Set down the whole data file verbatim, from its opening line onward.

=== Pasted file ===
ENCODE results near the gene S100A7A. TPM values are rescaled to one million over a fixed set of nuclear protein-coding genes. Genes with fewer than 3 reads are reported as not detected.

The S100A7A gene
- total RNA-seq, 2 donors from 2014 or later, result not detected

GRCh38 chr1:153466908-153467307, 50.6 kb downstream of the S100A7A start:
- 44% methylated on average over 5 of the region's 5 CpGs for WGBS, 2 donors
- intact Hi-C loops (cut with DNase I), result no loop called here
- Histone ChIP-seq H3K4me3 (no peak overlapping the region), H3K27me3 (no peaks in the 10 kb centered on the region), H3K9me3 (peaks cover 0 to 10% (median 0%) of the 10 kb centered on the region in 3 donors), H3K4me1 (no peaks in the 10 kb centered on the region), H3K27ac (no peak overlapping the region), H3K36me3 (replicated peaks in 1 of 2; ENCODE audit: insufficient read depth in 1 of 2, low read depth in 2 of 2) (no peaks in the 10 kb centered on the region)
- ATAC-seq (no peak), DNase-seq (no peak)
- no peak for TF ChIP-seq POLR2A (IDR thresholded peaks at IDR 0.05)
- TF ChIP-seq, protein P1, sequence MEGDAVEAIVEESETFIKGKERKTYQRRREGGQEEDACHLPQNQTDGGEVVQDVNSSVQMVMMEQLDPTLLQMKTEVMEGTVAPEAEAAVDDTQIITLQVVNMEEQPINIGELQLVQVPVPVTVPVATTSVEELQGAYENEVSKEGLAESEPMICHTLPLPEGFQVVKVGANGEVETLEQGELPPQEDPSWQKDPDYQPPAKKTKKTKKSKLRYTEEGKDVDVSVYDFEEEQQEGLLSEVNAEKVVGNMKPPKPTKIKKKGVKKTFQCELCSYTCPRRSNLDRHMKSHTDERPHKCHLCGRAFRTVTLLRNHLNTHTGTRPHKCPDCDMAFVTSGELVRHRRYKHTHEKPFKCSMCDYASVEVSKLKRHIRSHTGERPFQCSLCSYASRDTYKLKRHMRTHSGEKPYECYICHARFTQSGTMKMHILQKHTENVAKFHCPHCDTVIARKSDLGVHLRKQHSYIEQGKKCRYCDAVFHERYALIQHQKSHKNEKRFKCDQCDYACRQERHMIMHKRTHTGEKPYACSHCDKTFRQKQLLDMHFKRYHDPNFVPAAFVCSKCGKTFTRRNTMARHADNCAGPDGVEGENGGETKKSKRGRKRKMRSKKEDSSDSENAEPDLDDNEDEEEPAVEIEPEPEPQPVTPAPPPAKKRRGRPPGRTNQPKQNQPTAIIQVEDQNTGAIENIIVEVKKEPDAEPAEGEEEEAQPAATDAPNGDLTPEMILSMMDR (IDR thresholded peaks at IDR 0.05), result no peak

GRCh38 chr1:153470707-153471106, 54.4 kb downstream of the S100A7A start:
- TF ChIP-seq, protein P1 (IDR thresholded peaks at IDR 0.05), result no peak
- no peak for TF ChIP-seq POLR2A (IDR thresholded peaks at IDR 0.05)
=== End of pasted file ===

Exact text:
ENCODE results near the gene S100A7A. TPM values are rescaled to one million over a fixed set of nuclear protein-coding genes. Genes with fewer than 3 reads are reported as not detected.

The S100A7A gene
- total RNA-seq, 2 donors from 2014 or later, result not detected

GRCh38 chr1:153466908-153467307, 50.6 kb downstream of the S100A7A start:
- 44% methylated on average over 5 of the region's 5 CpGs for WGBS, 2 donors
- intact Hi-C loops (cut with DNase I), result no loop called here
- Histone ChIP-seq H3K4me3 (no peak overlapping the region), H3K27me3 (no peaks in the 10 kb centered on the region), H3K9me3 (peaks cover 0 to 10% (median 0%) of the 10 kb centered on the region in 3 donors), H3K4me1 (no peaks in the 10 kb centered on the region), H3K27ac (no peak overlapping the region), H3K36me3 (replicated peaks in 1 of 2; ENCODE audit: insufficient read depth in 1 of 2, low read depth in 2 of 2) (no peaks in the 10 kb centered on the region)
- ATAC-seq (no peak), DNase-seq (no peak)
- no peak for TF ChIP-seq POLR2A (IDR thresholded peaks at IDR 0.05)
- TF ChIP-seq, protein P1, sequence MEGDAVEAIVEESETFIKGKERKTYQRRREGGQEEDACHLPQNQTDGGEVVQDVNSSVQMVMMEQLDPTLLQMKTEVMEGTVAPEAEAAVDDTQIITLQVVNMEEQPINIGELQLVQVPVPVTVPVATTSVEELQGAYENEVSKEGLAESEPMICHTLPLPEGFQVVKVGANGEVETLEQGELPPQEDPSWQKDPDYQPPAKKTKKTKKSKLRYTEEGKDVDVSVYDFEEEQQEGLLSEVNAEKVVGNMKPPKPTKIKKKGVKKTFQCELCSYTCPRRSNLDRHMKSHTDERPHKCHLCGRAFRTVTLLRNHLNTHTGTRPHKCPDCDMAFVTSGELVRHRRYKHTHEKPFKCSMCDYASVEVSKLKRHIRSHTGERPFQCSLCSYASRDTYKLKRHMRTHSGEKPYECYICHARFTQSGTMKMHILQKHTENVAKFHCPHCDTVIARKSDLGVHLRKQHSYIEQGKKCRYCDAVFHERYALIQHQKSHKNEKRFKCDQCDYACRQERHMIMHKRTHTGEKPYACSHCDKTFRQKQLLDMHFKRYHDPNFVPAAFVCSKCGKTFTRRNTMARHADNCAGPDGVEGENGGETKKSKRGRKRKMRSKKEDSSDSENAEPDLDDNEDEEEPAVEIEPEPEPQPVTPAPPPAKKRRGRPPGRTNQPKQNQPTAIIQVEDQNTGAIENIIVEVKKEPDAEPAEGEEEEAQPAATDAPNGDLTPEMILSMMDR (IDR thresholded peaks at IDR 0.05), result no peak

GRCh38 chr1:153470707-153471106, 54.4 kb downstream of the S100A7A start:
- TF ChIP-seq, protein P1 (IDR thresholded peaks at IDR 0.05), result no peak
- no peak for TF ChIP-seq POLR2A (IDR thresholded peaks at IDR 0.05)